The Simple Appeal of Self-Piercing Riveting
December 23, 2010
Based on Henry David Thoreau’s famous call to “Simplify! Simplify!”, one could assume that the writer-naturalist would love self-piercing riveting (SPR), which simplifies assembly by piercing and fastening in one operation.
Unlike conventional riveting, self-piercing technology does not require a predrilled hole. Rather, the rivet makes its own hole as it is being inserted. Also, there is no need for cleaning or special treatment of the substrates, lowering component and installation costs.
These are just two of the reasons SPR has been widely accepted as an effective alternative to aluminum resistance spot welding in the automotive world since the mid-1990s. A third reason is that this technology provides a strong, reliable joint with a greater static strength and better fatigue performance.
“Although SPR has been around for about 50 years, it didn’t become commercialized until the 1980s,” says Dean Monday, North American business development manager for Henrob Corp. “At that time, the riveting equipment was made portable, which made its use assembling product of large scale possible. Today it’s used to assemble products ranging from snowmobiles to electronics, from white goods to pots and pans.”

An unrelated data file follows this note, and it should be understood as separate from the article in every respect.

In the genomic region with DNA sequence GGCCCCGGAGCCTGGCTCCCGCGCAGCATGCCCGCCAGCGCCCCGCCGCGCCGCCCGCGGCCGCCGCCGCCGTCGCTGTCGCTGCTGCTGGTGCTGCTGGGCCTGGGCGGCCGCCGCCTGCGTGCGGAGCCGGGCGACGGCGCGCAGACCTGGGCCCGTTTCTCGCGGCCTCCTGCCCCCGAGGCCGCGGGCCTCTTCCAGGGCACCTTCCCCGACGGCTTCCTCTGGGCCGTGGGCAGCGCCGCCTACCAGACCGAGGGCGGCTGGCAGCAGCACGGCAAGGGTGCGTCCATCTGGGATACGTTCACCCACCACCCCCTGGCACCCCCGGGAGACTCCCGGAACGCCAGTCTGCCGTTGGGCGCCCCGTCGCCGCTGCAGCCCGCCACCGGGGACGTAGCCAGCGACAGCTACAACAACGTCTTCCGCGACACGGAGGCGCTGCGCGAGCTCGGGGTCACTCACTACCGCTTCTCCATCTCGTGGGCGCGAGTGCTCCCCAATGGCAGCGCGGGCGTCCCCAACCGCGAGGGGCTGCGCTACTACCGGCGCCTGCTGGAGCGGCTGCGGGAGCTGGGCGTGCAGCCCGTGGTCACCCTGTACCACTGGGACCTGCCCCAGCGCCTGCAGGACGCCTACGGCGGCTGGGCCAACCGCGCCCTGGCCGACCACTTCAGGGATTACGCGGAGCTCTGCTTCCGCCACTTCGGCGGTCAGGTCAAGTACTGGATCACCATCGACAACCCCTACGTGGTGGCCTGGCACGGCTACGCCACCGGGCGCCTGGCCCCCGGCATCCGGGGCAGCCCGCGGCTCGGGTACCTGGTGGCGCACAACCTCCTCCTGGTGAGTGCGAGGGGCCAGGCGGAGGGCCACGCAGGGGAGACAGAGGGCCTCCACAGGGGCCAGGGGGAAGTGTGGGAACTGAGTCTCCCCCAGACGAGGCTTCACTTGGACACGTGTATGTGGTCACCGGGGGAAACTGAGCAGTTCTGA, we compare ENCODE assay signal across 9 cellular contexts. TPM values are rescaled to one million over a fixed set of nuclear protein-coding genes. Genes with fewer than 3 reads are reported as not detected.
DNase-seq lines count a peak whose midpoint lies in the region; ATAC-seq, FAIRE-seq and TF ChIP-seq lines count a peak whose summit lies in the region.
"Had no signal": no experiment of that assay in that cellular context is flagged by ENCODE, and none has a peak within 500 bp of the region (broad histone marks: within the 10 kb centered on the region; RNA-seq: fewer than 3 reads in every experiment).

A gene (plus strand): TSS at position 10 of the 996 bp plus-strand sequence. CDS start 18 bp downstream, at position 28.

Simple as a StapleSPR is used to join two or more layers of materials, having similar or varying thicknesses, with a total stack height from 1.0 to 13 millimeters. These materials can be similar or dissimilar, and often are metals that are difficult or impossible to spot-weld. Basic material types include metal, plastic or even woven material.
SPR is akin to stapling together sheets of paper, in that there is no predrilled hole on the top sheet. The difference is that the driven rivet traditionally does not pierce through the bottom material.